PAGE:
The game of agribusiness is usually reserved for men enjoined with inflated egos. It is a rare sight to see women occupying leadership roles in agriculture, particularly in the agribusiness space.
For agribusiness development senior manager at the National Agricultural Marketing Council (NAMC), Khumbuzile Mosoma, she is passionate about women development in the agricultural sector.
“Research shows that women comprise 43% of the world’s agricultural labour force, which reaches up to 70% in other countries. In Africa, 80% of agricultural production comes from smallholder farmers which are mostly rural women. Women are responsible for 90% of the hoeing and weeding in food production and responsible for 80% of the work on food storage and transport” she said.
She leads a division that is mainly responsible for developing agricultural schemes, providing technical support, market access facilitation and capacity building facilitation for emerging farmers. In her role, Khumbuzile has managed to expose women, youth and other farmers to various farming business opportunities, even creating a platform for them to travel to international markets
“We have linked farmers with local retailers and fresh produce markets, assisting them to be compliant with Global GAP and other market standards. Moreover, the division I lead was also instrumental in developing the Strategic Integrated Projects (SIP 11) that aimed to improve rural logistics and agro-infrastructure.”
The business nature of agriculture subversively excludes women from accessing opportunities. In her experience, all women participating in agriculture in general, had less access to agricultural assets, inputs, services and employment opportunities than men.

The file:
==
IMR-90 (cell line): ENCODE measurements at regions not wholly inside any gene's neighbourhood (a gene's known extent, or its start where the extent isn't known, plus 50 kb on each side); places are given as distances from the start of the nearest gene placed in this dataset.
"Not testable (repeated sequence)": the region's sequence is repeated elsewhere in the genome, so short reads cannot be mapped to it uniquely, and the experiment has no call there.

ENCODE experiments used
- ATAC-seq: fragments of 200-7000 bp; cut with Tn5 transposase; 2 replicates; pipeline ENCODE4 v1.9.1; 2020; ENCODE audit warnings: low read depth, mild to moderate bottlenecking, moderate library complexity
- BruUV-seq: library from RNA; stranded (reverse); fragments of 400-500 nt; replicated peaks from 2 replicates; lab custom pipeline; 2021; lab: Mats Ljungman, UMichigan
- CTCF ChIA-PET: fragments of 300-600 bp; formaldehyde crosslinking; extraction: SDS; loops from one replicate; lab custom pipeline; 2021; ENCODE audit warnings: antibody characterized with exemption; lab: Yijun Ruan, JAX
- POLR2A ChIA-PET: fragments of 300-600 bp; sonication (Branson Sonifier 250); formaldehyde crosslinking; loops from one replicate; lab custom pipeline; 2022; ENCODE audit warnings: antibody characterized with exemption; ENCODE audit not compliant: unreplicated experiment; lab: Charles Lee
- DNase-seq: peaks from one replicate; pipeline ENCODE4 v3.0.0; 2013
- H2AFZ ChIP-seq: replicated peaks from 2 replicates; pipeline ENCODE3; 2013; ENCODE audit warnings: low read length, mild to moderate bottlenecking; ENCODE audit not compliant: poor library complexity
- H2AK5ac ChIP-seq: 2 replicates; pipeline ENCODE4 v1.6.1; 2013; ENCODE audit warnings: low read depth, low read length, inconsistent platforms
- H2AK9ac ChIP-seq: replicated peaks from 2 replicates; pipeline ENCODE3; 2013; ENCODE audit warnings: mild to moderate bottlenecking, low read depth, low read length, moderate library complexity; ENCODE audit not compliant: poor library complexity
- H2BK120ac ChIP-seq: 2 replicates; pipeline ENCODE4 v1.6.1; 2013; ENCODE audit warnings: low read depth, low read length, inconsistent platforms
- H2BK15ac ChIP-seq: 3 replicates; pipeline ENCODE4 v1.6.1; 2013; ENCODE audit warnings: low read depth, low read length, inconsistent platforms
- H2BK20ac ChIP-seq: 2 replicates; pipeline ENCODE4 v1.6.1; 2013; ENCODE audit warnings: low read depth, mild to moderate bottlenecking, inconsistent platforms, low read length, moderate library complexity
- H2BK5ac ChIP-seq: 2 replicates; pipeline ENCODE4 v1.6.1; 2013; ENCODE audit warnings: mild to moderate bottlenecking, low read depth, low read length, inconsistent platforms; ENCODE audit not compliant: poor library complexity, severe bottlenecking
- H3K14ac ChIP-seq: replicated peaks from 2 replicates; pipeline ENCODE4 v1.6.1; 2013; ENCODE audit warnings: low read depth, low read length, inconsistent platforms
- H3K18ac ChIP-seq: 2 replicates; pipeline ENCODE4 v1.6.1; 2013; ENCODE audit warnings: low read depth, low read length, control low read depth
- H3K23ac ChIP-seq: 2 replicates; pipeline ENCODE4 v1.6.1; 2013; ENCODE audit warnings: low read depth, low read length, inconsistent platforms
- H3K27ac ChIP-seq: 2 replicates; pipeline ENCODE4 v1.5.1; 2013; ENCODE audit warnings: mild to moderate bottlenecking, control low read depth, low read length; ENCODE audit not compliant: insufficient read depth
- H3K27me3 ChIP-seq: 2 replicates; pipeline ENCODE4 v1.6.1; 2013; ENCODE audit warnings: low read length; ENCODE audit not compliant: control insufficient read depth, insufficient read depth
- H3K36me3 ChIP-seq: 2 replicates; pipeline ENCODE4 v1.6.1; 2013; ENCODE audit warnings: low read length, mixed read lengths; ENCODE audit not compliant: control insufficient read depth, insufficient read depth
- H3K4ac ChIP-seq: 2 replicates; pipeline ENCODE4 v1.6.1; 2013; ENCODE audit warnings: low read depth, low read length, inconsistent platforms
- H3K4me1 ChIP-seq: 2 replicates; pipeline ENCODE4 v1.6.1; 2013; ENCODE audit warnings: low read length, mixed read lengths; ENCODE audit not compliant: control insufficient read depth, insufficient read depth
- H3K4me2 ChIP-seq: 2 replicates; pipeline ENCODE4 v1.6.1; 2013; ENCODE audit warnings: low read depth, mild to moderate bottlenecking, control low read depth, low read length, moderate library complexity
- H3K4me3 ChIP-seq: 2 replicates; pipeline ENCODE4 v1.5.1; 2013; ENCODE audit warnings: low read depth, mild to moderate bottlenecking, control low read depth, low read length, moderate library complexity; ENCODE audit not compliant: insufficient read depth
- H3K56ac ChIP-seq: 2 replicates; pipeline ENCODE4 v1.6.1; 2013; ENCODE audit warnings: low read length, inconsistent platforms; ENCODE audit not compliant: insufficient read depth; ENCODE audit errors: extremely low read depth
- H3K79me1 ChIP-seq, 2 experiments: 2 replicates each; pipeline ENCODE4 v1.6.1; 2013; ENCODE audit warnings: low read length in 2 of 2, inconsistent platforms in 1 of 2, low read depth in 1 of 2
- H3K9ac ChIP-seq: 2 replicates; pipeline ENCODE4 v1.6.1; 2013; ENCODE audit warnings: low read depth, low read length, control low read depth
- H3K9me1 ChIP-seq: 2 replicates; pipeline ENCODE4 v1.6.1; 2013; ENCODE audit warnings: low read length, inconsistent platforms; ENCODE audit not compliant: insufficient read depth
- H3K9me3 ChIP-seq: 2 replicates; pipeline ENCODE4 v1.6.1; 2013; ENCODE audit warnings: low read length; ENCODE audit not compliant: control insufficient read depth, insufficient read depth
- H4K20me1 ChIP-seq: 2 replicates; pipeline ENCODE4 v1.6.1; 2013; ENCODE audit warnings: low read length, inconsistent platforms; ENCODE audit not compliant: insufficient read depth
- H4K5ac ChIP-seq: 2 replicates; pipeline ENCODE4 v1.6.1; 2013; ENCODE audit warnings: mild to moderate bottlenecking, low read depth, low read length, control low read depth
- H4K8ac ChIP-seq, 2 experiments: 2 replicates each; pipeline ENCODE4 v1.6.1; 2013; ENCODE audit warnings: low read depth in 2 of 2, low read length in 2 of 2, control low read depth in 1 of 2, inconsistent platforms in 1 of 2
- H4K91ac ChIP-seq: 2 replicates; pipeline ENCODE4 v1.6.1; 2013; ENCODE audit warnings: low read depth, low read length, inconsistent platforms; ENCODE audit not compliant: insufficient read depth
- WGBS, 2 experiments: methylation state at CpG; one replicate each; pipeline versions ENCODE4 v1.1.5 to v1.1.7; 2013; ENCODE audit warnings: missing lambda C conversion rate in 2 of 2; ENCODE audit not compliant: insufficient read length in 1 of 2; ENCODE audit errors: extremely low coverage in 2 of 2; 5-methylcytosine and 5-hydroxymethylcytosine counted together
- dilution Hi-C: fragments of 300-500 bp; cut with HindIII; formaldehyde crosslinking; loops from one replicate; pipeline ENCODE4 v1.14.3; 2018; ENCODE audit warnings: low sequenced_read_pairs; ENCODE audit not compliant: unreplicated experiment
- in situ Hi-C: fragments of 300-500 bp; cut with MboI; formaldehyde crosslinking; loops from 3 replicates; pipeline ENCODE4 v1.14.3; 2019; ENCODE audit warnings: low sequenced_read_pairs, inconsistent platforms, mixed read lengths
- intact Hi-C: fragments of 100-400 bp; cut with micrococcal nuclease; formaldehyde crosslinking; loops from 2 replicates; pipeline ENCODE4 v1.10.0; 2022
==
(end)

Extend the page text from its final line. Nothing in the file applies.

Lack of resources to provide comprehensive support for women in agriculture in order to participate in the same business platforms as men was still an unresolved issue.
“Only a handful of industry associations was headed by women, which constrain the voices and needs of women in agricultural decision-making tables. On the land issue – without a title deed, which most women lack, it is difficult for women to access credit” she added.
Clearly gender based studies in agriculture was becoming ever more critical if by the readings of challenges women face in agribusiness. Simply accessing research and information in production and market opportunities was still difficult for many women residing in rural areas.
Khumbuzile also believed that investing in women agribusiness development was necessary to empowers women not to only focus on production “but to tap into other agribusiness components like agro-processing, logistics and food distribution.”
Her exposure to agribusiness development has taught her many things. But the most important of them all, is the need for women to continue educating themselves so as to become experts in their business, as it will empower them emotionally and mentally.
Khumbuzile is one the few female agricultural experts appointed to a panel established by Minister Thoko Didiza to create a new blueprint plan for the sector.